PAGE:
The latest Air Travel Consumer Report shows that tarmac delays dropped slightly in September, year-over-year, while cancellations increased considerably. There were four tarmac delays three hours or longer in September 2010, compared to six in September 2009.
Digging into the cancellation data, it’s clear an increased number of flights was a factor, but there may be more at play. The raw numbers show a jump from 2,934 cancellations last September to 4,654 this year, a 40 percent leap. This far outpaces a 3 percent bump in flights (510,000 in 2009 to 526,000 in 2010).
Opponents will grab onto those statistics as proof that the tarmac delay policy is a giant failure. Trouble is, it’s hard to prove either way. The policy likely did play a role, but how much it influenced the number of cancellations is difficult to ascertain.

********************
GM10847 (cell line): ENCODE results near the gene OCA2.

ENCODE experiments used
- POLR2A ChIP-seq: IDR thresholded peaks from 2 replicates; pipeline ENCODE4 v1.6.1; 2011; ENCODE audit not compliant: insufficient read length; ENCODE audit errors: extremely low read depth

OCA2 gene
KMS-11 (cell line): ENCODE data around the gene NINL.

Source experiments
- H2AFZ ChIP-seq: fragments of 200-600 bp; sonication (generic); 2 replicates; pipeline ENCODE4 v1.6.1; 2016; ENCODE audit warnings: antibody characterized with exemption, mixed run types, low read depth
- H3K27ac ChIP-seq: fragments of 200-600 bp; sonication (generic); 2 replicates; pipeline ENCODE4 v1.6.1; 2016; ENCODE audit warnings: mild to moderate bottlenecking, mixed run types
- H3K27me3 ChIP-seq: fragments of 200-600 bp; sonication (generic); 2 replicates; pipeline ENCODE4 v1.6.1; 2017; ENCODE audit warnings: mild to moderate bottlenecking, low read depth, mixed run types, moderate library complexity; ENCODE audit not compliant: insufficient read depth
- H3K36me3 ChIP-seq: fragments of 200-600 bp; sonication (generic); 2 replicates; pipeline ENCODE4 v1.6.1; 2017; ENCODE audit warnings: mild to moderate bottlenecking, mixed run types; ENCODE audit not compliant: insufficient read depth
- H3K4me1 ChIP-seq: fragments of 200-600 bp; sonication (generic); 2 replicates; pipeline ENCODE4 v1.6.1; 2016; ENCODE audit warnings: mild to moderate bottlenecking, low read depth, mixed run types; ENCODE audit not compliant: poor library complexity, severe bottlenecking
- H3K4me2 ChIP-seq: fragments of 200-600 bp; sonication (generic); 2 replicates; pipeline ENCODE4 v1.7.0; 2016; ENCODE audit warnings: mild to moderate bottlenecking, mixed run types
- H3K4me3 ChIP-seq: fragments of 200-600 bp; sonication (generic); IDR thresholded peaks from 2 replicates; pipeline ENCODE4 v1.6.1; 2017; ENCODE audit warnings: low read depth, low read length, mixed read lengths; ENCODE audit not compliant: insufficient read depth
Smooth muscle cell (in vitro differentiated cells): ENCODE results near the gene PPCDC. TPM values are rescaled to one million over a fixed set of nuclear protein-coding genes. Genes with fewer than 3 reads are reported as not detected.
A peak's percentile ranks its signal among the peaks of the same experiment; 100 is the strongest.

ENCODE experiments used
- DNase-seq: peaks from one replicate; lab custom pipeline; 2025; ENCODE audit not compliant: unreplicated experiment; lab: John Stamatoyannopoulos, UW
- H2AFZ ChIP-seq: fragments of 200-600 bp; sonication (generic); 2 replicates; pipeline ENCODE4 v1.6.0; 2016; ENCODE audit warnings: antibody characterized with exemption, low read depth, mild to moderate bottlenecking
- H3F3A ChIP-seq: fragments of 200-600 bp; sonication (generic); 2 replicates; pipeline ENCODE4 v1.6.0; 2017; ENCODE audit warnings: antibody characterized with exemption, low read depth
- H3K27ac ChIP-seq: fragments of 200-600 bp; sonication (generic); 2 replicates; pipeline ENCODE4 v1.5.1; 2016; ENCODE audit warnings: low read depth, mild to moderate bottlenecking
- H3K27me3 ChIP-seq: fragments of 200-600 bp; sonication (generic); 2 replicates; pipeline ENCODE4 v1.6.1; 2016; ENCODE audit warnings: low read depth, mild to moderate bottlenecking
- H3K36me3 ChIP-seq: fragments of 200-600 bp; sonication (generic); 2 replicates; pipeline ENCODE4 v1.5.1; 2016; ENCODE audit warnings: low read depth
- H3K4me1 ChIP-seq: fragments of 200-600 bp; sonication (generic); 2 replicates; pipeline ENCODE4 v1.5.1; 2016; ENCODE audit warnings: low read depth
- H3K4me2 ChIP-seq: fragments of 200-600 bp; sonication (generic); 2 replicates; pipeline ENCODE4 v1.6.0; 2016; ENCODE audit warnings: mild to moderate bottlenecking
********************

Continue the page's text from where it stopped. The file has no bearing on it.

One statistic that did jump out at me, however, was the number of tarmac delays two hours or longer: 292, up slightly from last month’s 239. Unfortunately, the DOT didn’t publish this statistic a year ago—the first month with data was May 2010, and there were 364— so there’s no way of knowing if it’s up or down year-over-year.
For the DOT, however, the bottom line is that three-hour delays remain minimal. But it can’t be happy to see that spike in cancellations, especially with the tricky winter months ahead.
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